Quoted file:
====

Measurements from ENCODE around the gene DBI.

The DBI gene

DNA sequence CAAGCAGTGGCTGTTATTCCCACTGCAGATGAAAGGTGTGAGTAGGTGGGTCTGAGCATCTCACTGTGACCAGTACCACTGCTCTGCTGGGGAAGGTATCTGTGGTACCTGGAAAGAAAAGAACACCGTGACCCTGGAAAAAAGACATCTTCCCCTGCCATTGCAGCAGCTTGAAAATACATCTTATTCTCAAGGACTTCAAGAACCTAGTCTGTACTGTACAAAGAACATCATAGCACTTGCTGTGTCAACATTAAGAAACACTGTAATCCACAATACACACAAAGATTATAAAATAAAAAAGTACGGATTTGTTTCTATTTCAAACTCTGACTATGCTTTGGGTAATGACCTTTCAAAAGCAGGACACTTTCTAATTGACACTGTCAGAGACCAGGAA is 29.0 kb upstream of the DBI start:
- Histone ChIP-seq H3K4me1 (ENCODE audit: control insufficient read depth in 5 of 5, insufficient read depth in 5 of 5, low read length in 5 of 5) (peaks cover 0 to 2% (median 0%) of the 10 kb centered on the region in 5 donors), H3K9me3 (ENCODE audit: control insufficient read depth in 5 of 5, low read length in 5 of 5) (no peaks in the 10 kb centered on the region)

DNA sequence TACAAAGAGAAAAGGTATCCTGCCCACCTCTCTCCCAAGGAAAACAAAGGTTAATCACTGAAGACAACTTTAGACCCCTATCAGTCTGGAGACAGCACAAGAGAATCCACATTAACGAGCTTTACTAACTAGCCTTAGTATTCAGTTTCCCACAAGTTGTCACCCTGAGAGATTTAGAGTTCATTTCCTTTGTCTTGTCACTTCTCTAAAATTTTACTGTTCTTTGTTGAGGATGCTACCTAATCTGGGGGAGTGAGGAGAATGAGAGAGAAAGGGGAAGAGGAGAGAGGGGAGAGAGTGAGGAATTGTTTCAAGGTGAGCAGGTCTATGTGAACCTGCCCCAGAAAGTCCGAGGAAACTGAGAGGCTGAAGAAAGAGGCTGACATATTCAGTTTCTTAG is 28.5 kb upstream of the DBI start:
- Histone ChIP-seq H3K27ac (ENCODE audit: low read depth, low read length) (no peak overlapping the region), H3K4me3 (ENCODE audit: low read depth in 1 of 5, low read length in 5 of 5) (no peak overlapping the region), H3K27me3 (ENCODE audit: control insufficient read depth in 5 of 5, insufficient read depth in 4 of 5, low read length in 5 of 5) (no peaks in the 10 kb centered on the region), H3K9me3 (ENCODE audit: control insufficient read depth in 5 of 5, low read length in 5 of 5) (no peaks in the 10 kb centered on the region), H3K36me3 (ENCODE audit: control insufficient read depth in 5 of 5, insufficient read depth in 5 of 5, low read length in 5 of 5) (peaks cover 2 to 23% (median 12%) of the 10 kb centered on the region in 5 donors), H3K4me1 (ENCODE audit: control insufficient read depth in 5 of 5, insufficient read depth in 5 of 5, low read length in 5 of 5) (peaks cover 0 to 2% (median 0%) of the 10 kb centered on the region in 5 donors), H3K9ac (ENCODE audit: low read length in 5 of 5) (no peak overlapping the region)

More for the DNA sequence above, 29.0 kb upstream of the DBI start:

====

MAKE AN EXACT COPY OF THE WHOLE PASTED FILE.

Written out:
Measurements from ENCODE around the gene DBI.

The DBI gene

DNA sequence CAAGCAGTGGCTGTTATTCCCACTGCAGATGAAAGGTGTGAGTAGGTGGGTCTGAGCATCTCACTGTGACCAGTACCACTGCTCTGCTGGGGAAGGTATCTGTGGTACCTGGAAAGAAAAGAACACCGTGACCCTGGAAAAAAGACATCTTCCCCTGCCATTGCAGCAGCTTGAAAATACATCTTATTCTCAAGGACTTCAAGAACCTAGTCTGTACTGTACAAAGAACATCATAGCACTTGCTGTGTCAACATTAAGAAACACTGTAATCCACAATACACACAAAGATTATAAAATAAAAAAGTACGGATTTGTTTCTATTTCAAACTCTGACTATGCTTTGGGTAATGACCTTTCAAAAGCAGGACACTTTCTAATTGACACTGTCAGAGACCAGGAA is 29.0 kb upstream of the DBI start:
- Histone ChIP-seq H3K4me1 (ENCODE audit: control insufficient read depth in 5 of 5, insufficient read depth in 5 of 5, low read length in 5 of 5) (peaks cover 0 to 2% (median 0%) of the 10 kb centered on the region in 5 donors), H3K9me3 (ENCODE audit: control insufficient read depth in 5 of 5, low read length in 5 of 5) (no peaks in the 10 kb centered on the region)

DNA sequence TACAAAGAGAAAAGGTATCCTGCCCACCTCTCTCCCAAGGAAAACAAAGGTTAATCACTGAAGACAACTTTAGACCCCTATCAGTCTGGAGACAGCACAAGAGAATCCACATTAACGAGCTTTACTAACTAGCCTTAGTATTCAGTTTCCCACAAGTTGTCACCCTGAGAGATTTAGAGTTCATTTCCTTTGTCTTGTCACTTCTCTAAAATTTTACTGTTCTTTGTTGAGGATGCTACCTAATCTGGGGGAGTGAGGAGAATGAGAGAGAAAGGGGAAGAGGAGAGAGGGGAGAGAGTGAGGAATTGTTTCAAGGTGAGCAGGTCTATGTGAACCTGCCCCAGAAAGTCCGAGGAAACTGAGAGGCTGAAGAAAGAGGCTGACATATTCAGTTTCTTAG is 28.5 kb upstream of the DBI start:
- Histone ChIP-seq H3K27ac (ENCODE audit: low read depth, low read length) (no peak overlapping the region), H3K4me3 (ENCODE audit: low read depth in 1 of 5, low read length in 5 of 5) (no peak overlapping the region), H3K27me3 (ENCODE audit: control insufficient read depth in 5 of 5, insufficient read depth in 4 of 5, low read length in 5 of 5) (no peaks in the 10 kb centered on the region), H3K9me3 (ENCODE audit: control insufficient read depth in 5 of 5, low read length in 5 of 5) (no peaks in the 10 kb centered on the region), H3K36me3 (ENCODE audit: control insufficient read depth in 5 of 5, insufficient read depth in 5 of 5, low read length in 5 of 5) (peaks cover 2 to 23% (median 12%) of the 10 kb centered on the region in 5 donors), H3K4me1 (ENCODE audit: control insufficient read depth in 5 of 5, insufficient read depth in 5 of 5, low read length in 5 of 5) (peaks cover 0 to 2% (median 0%) of the 10 kb centered on the region in 5 donors), H3K9ac (ENCODE audit: low read length in 5 of 5) (no peak overlapping the region)

More for the DNA sequence above, 29.0 kb upstream of the DBI start: